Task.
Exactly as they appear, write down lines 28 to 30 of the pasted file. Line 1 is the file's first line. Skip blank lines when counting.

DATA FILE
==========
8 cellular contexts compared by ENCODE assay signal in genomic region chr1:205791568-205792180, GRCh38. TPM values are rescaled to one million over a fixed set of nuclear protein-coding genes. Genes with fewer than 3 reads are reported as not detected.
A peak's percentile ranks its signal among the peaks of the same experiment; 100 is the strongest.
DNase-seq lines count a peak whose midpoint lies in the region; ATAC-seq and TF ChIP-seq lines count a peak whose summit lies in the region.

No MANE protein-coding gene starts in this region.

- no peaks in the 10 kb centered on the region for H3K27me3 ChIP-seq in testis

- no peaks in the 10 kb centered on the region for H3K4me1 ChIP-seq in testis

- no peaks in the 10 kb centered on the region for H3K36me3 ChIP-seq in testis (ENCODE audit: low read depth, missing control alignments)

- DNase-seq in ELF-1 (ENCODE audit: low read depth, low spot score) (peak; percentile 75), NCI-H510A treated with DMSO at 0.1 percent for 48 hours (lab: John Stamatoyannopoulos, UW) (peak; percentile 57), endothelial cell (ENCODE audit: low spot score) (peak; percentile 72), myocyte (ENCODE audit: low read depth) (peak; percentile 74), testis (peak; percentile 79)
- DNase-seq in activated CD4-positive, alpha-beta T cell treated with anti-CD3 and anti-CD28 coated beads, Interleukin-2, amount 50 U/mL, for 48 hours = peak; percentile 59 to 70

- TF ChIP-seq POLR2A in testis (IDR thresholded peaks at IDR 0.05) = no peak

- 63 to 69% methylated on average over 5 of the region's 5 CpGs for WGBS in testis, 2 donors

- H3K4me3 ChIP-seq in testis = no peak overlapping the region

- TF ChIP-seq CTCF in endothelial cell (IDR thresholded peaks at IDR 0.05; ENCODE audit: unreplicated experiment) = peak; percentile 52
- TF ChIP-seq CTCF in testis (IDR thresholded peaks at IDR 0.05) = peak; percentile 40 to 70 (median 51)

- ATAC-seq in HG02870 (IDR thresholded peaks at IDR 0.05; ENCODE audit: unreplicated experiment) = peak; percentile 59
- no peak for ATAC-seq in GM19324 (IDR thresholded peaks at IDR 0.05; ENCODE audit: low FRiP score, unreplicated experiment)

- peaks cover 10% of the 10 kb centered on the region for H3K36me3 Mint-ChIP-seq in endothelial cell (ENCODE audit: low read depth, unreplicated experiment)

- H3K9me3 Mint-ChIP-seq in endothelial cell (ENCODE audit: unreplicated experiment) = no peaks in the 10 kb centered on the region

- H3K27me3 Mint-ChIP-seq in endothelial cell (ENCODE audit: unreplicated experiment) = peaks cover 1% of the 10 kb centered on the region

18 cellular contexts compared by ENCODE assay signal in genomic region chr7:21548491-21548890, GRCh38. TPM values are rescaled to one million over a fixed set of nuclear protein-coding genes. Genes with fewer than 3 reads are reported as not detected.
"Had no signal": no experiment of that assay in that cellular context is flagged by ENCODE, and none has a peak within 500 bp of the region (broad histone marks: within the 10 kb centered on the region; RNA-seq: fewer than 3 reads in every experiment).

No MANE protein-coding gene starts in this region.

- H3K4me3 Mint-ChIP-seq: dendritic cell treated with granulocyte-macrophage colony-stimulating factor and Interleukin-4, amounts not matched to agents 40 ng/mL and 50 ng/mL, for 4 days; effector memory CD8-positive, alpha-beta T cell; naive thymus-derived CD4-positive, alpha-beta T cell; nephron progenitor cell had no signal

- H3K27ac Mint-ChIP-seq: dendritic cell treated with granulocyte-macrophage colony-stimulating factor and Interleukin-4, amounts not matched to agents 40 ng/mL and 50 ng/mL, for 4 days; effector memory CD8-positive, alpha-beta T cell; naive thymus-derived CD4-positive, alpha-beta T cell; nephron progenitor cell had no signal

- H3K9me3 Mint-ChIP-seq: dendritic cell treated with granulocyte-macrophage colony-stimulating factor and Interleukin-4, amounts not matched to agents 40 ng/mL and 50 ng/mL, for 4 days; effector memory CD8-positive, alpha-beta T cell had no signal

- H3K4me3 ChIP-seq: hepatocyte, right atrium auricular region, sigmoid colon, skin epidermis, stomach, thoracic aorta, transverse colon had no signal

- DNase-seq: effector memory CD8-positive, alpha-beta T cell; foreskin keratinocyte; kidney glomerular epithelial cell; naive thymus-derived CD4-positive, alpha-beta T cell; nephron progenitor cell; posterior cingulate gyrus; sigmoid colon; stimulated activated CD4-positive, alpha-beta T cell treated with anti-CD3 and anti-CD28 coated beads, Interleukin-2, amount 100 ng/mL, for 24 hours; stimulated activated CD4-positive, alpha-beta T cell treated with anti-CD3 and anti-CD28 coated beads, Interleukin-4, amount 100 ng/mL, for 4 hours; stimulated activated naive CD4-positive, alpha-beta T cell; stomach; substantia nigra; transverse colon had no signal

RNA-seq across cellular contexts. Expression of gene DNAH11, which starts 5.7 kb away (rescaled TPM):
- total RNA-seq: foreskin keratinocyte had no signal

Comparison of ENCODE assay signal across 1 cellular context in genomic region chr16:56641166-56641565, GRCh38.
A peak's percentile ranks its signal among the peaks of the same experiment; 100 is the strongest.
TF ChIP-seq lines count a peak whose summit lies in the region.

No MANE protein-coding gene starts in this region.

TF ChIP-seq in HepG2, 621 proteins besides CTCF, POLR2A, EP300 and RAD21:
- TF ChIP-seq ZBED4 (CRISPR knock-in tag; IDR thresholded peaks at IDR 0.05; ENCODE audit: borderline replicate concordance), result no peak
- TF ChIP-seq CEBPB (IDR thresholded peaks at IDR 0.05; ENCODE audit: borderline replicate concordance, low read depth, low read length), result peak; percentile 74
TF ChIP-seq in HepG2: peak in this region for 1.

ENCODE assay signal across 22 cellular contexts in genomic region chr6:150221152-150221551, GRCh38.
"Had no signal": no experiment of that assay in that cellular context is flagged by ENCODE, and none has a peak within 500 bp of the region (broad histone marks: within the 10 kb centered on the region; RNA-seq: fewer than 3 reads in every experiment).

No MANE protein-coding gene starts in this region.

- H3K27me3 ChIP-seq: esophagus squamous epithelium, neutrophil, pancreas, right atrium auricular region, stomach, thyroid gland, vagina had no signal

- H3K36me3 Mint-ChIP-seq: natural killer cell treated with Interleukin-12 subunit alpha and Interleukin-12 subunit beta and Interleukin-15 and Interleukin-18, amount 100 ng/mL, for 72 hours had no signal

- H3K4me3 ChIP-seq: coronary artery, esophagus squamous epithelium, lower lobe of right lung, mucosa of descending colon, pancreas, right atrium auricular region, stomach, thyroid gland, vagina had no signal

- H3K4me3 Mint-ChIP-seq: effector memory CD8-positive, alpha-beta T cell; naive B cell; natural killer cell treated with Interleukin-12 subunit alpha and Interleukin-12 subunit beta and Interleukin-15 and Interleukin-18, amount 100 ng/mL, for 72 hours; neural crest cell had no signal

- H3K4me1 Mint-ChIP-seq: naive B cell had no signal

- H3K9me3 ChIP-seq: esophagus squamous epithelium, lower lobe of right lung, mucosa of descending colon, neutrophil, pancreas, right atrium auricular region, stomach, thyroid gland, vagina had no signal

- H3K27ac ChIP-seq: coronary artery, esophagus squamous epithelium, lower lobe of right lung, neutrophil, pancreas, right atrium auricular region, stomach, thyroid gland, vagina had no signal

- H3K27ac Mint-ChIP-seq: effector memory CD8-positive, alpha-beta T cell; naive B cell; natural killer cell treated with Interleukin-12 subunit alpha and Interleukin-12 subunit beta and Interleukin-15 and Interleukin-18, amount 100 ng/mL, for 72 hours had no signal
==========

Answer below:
RNA-seq across cellular contexts. Expression of gene DNAH11, which starts 5.7 kb away (rescaled TPM):
- total RNA-seq: foreskin keratinocyte had no signal

Comparison of ENCODE assay signal across 1 cellular context in genomic region chr16:56641166-56641565, GRCh38.